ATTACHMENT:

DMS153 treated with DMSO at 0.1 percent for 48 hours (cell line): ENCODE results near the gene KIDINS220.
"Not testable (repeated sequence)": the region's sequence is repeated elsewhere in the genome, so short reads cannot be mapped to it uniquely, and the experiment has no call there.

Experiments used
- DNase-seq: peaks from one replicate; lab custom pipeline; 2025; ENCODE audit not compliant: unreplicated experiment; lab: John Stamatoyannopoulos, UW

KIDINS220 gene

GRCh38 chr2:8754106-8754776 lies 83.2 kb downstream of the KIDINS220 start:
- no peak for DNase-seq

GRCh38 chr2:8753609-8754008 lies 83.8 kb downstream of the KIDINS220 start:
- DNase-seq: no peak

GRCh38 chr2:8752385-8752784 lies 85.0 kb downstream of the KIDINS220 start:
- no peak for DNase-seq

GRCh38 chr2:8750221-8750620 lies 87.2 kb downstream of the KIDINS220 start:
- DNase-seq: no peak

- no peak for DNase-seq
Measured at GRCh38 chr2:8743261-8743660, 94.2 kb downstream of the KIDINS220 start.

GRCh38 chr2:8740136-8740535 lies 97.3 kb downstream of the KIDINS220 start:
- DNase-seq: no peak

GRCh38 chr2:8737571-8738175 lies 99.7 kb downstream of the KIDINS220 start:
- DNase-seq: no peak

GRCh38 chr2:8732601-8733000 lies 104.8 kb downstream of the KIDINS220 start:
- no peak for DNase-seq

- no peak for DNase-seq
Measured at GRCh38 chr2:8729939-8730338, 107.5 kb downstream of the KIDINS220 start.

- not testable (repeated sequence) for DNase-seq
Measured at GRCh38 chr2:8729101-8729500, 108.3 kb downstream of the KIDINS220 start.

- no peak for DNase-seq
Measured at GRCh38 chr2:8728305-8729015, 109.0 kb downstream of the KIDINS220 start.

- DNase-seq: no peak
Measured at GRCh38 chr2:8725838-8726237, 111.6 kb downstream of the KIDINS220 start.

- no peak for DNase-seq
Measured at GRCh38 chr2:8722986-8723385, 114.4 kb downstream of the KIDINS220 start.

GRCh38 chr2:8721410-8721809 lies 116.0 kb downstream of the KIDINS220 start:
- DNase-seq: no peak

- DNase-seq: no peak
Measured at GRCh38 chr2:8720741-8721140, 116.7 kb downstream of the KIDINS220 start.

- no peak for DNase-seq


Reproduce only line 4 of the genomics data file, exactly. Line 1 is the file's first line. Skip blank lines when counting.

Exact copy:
- DNase-seq: peaks from one replicate; lab custom pipeline; 2025; ENCODE audit not compliant: unreplicated experiment; lab: John Stamatoyannopoulos, UW